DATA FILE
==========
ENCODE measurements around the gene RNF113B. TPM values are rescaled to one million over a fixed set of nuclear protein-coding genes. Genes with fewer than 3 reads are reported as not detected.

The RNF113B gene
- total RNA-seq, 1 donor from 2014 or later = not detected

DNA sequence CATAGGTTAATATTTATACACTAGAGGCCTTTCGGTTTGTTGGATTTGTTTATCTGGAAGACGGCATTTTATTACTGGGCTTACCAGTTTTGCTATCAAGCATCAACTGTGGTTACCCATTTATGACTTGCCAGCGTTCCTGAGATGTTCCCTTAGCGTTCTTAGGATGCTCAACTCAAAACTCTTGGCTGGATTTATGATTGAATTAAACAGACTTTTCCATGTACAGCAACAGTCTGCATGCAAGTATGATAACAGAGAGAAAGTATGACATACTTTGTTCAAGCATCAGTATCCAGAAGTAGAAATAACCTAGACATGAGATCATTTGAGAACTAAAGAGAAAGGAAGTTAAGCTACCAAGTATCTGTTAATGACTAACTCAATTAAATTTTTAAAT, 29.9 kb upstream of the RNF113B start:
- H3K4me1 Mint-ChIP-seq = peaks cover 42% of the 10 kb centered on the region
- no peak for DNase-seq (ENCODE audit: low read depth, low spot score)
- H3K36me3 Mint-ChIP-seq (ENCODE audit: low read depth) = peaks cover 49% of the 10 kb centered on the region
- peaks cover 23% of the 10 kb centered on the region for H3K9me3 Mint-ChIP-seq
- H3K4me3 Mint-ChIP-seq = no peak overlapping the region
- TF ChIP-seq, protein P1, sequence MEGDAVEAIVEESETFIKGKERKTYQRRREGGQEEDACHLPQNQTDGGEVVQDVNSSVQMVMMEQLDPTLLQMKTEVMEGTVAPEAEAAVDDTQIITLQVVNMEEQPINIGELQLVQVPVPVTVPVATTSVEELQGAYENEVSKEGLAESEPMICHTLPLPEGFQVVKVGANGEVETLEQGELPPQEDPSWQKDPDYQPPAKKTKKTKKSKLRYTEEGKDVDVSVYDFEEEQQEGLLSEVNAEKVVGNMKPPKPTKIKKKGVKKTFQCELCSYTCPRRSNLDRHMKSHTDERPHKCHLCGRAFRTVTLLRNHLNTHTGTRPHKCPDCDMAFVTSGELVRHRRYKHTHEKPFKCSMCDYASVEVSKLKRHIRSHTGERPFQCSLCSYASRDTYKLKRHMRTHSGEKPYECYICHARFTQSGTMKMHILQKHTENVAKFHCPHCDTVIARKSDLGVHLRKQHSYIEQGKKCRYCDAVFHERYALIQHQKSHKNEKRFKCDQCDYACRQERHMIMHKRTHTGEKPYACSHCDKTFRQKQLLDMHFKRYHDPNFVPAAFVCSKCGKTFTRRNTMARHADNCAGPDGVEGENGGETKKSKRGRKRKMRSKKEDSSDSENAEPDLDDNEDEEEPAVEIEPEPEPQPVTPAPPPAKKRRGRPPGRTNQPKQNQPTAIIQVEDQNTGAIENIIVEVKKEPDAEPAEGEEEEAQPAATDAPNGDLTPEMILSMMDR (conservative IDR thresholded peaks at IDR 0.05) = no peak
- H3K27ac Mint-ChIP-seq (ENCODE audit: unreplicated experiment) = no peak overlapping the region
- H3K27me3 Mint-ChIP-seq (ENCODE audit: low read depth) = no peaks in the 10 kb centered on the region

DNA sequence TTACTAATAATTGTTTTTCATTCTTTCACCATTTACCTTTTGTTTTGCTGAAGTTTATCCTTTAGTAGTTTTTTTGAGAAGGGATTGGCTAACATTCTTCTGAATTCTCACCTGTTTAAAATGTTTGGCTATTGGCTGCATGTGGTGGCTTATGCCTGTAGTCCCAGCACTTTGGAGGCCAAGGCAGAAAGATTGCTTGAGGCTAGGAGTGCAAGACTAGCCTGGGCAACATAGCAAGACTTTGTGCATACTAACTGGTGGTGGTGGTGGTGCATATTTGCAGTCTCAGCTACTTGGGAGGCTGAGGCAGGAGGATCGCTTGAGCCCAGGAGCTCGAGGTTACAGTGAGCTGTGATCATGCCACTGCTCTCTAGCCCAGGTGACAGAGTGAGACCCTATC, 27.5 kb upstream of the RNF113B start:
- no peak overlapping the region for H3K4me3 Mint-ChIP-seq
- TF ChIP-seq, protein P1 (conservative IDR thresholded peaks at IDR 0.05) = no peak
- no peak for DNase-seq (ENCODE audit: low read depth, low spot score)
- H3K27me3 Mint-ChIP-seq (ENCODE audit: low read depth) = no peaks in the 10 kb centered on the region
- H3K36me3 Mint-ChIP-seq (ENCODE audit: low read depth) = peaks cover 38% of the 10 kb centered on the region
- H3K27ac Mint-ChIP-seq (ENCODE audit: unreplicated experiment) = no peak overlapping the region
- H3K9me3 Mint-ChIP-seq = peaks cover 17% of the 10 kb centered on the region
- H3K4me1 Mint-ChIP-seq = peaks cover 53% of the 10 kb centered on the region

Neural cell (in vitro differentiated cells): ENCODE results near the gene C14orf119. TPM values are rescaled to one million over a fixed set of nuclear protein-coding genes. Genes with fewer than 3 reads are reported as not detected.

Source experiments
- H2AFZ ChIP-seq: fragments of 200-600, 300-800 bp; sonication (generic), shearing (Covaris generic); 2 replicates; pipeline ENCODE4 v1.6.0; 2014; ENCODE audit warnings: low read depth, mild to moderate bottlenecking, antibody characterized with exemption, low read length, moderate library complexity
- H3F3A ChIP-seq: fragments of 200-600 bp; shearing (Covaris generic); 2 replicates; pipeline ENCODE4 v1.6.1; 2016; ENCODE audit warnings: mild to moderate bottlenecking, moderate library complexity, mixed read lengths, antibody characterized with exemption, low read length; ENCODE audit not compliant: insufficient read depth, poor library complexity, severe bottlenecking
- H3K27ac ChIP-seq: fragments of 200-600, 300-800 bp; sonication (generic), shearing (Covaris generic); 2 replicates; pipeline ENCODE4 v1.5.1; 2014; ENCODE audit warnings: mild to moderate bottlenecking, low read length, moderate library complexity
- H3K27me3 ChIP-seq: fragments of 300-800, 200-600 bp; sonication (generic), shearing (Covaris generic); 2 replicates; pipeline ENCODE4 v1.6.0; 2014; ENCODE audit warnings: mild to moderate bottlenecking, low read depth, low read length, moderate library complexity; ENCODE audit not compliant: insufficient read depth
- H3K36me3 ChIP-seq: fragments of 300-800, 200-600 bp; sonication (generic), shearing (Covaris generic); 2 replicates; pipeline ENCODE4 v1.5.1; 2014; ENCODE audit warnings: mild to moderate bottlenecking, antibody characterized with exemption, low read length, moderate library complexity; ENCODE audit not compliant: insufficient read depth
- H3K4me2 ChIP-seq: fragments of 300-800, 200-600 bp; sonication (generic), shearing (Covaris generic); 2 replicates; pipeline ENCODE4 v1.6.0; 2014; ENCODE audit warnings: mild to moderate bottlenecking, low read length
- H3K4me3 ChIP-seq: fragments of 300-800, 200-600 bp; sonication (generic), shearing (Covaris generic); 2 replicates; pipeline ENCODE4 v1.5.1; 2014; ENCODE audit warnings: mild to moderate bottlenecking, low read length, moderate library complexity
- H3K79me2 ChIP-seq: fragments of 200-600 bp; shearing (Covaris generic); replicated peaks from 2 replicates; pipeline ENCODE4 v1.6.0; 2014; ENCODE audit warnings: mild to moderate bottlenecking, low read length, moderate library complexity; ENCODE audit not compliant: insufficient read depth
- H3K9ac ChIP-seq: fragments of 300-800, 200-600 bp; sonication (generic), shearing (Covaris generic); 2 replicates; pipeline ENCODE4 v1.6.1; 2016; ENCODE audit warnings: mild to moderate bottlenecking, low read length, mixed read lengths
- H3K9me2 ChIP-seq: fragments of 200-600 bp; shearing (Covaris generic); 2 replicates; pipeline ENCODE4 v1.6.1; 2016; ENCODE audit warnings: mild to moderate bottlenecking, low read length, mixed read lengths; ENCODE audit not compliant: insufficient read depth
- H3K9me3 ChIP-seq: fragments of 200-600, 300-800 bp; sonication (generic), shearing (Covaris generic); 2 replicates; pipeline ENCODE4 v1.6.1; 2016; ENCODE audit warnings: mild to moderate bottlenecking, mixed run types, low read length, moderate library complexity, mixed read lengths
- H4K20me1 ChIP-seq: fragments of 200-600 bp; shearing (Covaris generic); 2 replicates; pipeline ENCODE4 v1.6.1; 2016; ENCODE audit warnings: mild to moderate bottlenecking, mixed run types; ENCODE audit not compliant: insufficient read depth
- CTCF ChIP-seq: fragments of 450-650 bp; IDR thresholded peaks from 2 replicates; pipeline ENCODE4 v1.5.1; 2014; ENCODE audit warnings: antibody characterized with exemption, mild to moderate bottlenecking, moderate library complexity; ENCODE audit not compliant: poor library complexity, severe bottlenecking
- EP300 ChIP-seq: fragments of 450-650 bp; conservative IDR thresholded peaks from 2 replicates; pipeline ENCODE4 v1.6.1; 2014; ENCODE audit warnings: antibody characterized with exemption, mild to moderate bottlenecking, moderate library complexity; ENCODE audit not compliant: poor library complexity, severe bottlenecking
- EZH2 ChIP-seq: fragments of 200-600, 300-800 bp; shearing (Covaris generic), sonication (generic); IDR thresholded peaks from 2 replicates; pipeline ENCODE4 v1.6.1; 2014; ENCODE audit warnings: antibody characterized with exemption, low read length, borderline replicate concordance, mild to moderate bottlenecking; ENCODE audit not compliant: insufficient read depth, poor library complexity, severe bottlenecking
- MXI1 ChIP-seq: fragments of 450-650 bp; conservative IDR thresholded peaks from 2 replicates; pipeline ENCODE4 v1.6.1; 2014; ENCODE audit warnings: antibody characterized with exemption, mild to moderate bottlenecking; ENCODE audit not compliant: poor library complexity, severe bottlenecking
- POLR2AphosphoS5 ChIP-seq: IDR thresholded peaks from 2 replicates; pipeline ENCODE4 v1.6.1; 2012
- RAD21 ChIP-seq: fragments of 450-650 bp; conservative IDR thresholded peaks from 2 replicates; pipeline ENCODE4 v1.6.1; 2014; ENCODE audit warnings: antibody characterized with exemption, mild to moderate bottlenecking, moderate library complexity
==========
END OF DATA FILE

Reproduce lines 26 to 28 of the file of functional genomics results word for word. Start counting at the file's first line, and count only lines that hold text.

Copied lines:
- H3K27ac ChIP-seq: fragments of 200-600, 300-800 bp; sonication (generic), shearing (Covaris generic); 2 replicates; pipeline ENCODE4 v1.5.1; 2014; ENCODE audit warnings: mild to moderate bottlenecking, low read length, moderate library complexity
- H3K27me3 ChIP-seq: fragments of 300-800, 200-600 bp; sonication (generic), shearing (Covaris generic); 2 replicates; pipeline ENCODE4 v1.6.0; 2014; ENCODE audit warnings: mild to moderate bottlenecking, low read depth, low read length, moderate library complexity; ENCODE audit not compliant: insufficient read depth
- H3K36me3 ChIP-seq: fragments of 300-800, 200-600 bp; sonication (generic), shearing (Covaris generic); 2 replicates; pipeline ENCODE4 v1.5.1; 2014; ENCODE audit warnings: mild to moderate bottlenecking, antibody characterized with exemption, low read length, moderate library complexity; ENCODE audit not compliant: insufficient read depth